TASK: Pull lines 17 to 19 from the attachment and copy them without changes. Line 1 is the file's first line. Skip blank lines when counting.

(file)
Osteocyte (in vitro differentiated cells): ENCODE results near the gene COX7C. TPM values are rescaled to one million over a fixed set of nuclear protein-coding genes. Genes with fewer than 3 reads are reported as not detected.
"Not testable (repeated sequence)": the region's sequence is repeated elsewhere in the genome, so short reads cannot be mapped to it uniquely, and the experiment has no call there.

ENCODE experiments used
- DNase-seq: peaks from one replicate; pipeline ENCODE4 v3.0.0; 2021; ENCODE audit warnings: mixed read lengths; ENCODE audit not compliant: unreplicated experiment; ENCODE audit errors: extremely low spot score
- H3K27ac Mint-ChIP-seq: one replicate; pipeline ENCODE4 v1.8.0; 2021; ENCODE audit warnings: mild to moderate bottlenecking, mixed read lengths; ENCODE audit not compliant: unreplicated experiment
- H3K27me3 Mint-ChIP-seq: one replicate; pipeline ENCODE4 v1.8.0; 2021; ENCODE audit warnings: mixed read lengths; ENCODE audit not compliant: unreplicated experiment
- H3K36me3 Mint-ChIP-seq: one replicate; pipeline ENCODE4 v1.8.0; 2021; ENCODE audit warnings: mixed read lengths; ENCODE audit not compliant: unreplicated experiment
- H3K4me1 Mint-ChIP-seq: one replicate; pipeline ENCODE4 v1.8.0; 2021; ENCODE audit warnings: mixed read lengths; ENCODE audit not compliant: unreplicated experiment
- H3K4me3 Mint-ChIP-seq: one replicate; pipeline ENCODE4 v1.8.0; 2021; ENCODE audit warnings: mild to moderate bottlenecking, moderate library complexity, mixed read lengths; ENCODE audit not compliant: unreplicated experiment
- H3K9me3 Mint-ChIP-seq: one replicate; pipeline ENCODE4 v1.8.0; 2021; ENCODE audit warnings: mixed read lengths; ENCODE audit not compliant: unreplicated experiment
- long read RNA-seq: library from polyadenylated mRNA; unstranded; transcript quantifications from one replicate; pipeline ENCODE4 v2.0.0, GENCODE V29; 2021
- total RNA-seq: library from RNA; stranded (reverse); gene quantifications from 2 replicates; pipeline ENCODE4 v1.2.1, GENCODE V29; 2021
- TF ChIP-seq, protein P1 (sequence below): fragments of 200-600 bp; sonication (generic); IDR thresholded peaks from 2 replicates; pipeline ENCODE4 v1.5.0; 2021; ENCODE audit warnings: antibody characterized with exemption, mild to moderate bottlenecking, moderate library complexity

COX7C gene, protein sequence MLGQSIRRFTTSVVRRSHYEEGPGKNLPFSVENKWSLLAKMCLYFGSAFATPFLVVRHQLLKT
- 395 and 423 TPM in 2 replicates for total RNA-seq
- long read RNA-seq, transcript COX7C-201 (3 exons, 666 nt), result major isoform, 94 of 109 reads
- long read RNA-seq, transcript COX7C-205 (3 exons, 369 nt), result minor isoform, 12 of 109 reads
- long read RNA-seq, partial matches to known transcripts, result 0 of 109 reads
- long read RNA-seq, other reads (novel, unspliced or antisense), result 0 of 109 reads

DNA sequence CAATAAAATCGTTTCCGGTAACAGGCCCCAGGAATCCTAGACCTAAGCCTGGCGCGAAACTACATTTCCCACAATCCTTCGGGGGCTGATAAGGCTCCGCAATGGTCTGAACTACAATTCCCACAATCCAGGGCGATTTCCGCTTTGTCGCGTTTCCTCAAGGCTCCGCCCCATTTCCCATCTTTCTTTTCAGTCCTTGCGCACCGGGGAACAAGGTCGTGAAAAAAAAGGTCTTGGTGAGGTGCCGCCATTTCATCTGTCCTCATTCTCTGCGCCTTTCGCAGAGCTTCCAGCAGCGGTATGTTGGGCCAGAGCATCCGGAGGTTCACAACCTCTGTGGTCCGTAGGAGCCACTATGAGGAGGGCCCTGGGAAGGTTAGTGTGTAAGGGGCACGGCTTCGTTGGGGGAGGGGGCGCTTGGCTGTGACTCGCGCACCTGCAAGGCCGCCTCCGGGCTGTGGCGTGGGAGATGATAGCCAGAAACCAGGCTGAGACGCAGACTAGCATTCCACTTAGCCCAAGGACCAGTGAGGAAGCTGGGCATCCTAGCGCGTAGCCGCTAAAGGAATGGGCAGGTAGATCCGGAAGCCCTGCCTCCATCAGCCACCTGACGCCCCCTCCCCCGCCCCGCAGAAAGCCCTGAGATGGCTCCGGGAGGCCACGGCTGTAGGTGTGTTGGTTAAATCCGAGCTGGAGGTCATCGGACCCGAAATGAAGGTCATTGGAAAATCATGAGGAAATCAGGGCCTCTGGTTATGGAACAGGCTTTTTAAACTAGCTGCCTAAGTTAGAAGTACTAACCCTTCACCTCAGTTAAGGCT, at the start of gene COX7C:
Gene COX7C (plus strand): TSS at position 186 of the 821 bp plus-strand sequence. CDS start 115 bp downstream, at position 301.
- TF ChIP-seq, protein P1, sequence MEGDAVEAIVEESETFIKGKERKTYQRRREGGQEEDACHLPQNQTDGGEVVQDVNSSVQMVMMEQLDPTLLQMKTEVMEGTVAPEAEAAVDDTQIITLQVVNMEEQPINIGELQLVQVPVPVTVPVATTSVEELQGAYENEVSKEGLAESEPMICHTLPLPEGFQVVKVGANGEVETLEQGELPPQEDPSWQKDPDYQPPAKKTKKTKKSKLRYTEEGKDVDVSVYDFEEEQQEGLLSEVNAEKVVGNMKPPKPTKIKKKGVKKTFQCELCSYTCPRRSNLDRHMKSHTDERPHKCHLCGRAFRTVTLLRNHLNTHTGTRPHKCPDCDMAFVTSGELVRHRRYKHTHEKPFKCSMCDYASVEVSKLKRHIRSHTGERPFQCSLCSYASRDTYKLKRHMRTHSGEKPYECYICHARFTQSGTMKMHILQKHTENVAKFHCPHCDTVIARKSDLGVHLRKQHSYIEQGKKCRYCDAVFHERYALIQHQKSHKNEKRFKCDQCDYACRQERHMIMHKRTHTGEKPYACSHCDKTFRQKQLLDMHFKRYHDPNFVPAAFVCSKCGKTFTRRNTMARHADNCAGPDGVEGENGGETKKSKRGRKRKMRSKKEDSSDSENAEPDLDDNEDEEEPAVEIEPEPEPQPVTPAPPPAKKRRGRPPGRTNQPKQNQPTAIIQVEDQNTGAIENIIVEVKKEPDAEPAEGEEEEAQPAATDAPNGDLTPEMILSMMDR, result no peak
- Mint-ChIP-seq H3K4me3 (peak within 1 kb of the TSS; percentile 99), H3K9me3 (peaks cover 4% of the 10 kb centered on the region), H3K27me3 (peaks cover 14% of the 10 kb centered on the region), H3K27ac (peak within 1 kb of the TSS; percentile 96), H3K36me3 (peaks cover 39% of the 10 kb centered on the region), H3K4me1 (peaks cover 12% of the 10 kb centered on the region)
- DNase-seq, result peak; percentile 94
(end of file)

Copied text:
- long read RNA-seq, transcript COX7C-205 (3 exons, 369 nt), result minor isoform, 12 of 109 reads
- long read RNA-seq, partial matches to known transcripts, result 0 of 109 reads
- long read RNA-seq, other reads (novel, unspliced or antisense), result 0 of 109 reads